India’s Role

India played a critical role in negotiations, and contributed to an international agreement around the idea that all stakeholders, and not just governments, need to be a part of conversations about Internet governance. Speaking at the high level meeting of the 10-year review of the World Summit on Information Society (WSIS), the Indian delegation emphasised the role the Internet and ICTs have played in the country’s remarkable growth story over the last decade. India, along with other developing nation delegations were also quick to point out there is still a lot of work to be done in connecting the four billion people worldwide who have no access to the Internet.

Broadly speaking, India played a crucial role in these negotiations as a key swing state. On many contentious issues, the country played a facilitative role. On issues where the stated government policy aligned with the middle ground, like multistakeholderism and human rights, India took strong positions that helped achieve consensus. This was evident from its statement at the General Assembly supporting multistakeholderism but calling for greater representation. Similarly, India supported the outcome document on many issues like Internet governance, access and development but highlighted its own priorities in the process.

India’s role in bringing the WSIS negotiations to a successful conclusion has not gone unnoticed. Its unequivocal positions on contentious issues have come in for praise in the international community. However, the most difficult part of the process lies ahead in realising the WSIS vision and achieving the SDGs (sustainable development goals) over the next decade. India certainly has a big role to play in fulfilling both these international mandates and domestic development goals. It remains to be seen if it can rise to the challenge.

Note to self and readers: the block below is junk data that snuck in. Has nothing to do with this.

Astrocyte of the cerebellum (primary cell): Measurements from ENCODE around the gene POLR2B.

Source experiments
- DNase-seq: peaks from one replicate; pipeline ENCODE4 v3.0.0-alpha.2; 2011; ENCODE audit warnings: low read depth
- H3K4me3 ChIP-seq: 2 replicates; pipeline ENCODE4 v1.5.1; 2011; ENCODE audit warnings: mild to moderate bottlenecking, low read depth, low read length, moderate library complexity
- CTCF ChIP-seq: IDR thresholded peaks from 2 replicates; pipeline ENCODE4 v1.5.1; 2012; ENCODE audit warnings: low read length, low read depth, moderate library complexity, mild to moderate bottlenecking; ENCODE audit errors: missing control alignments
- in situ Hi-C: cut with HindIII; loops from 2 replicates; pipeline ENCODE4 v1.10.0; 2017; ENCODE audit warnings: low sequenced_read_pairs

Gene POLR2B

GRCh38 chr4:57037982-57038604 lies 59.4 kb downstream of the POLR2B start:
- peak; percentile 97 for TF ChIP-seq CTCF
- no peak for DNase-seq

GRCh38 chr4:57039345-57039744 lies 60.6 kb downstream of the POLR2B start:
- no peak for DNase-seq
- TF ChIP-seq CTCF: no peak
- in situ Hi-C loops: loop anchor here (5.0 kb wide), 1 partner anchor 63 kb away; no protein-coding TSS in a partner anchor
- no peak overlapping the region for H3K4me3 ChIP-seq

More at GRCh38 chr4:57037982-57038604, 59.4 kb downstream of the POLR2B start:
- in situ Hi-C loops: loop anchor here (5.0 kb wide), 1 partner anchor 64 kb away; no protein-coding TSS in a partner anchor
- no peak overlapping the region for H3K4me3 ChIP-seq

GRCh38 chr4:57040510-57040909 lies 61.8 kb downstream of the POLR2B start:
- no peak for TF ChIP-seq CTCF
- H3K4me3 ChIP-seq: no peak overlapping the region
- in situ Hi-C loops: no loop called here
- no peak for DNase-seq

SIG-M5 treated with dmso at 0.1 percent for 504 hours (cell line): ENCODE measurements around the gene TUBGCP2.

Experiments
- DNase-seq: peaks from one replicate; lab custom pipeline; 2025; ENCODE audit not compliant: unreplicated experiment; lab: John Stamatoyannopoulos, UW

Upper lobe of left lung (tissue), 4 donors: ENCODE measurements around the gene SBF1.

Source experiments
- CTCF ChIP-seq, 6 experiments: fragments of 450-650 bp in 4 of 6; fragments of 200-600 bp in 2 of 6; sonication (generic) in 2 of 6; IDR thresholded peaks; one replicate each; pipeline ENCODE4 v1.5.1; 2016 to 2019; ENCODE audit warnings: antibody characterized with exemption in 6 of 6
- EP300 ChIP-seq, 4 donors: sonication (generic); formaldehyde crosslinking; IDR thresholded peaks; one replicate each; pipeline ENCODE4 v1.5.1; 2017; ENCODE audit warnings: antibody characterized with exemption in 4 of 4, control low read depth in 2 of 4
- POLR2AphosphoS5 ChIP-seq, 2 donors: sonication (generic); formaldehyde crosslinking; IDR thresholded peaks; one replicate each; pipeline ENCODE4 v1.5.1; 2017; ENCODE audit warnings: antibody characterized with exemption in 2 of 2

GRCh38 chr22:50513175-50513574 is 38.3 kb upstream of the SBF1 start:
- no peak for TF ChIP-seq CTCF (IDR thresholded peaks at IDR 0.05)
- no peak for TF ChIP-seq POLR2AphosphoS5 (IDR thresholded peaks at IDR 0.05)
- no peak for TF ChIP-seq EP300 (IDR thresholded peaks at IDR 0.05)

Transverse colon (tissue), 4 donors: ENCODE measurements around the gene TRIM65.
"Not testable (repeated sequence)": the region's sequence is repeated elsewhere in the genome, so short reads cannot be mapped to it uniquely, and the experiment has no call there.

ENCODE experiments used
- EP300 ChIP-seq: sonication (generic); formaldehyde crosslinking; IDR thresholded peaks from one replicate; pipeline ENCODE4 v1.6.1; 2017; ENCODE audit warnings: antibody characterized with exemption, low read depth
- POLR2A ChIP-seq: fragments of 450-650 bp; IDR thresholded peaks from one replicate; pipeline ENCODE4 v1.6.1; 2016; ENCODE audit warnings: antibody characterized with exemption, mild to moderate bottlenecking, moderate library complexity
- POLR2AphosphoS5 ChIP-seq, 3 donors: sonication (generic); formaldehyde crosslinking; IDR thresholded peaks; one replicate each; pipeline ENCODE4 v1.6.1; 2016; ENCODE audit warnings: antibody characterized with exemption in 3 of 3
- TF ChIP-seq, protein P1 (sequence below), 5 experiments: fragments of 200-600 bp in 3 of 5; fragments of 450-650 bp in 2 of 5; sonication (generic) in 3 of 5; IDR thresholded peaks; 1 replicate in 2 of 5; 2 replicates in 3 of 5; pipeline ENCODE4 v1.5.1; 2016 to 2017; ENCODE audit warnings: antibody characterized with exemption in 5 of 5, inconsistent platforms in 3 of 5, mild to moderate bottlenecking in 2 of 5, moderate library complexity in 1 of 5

Puneeth Nagaraj and Gangesh Varma are Project Managers at the Centre for Communication Governance at National Law University Delhi

BRICS and Internet Governance: India’s Chance to Lead the Way

By Gangesh Varma

The last quarter of 2015 alone witnessed three key events that displayed the diversity of views on internet governance. Namely, the 10th Internet Governance Forum (IGF), the United Nations WSIS+10 High Level Meeting, and the 2nd World Internet Conference (WIC) in Wuzhen, China. Each of these events captured various models of internet governance both as part of their discussions and in their format as well.  In this post I highlight some of these rifts in the internet governance space and suggest that 2016 BRICS Summit, might be a great venue to build bridges for better dialogue. India is set to chair the BRICS Summit from February 2016 and has an opportunity to lead the way.

The number of venues where internet governance discussions take place continues to grow. This is not surprising considering that internet governance is a very broad term and has a wide ambit that is rather pervasive. It is indeed a reflection of diverse perceptions and priorities that countries and stakeholders have with regard to internet governance. Having multiple fora for discussing these issues is not a bad necessarily a bad thing. In addition to providing more alternatives I believe it accommodates diverse perspectives and provides avenues for greater representation.

Interaction between these fora produces interesting results. For example, the 10th IGF also facilitated a round of consultations on the WSIS+10 Review, and the inputs received was transmitted to the negotiations before the High Level Meeting. This synergy is natural because the IGF was essentially born out the second phase WSIS process in 2005, and the consultations for the WSIS+10 Review also followed a multistakeholder model. An example showcasing the opposite of such synergy can be found in furore surrounding the interactions at the 2nd WIC. Fadi Chehade, CEO of ICANN at the 2nd WIC caused quite a stir with his statements, and decision to join and co-chair the High-Level Advisory Committee. I will not be analysing the merits and demerits of such decision, or commenting on the larger Chinese strategy at play. I would  like to highlight the reason for such friction is simply because of the existence of multiple models of governance.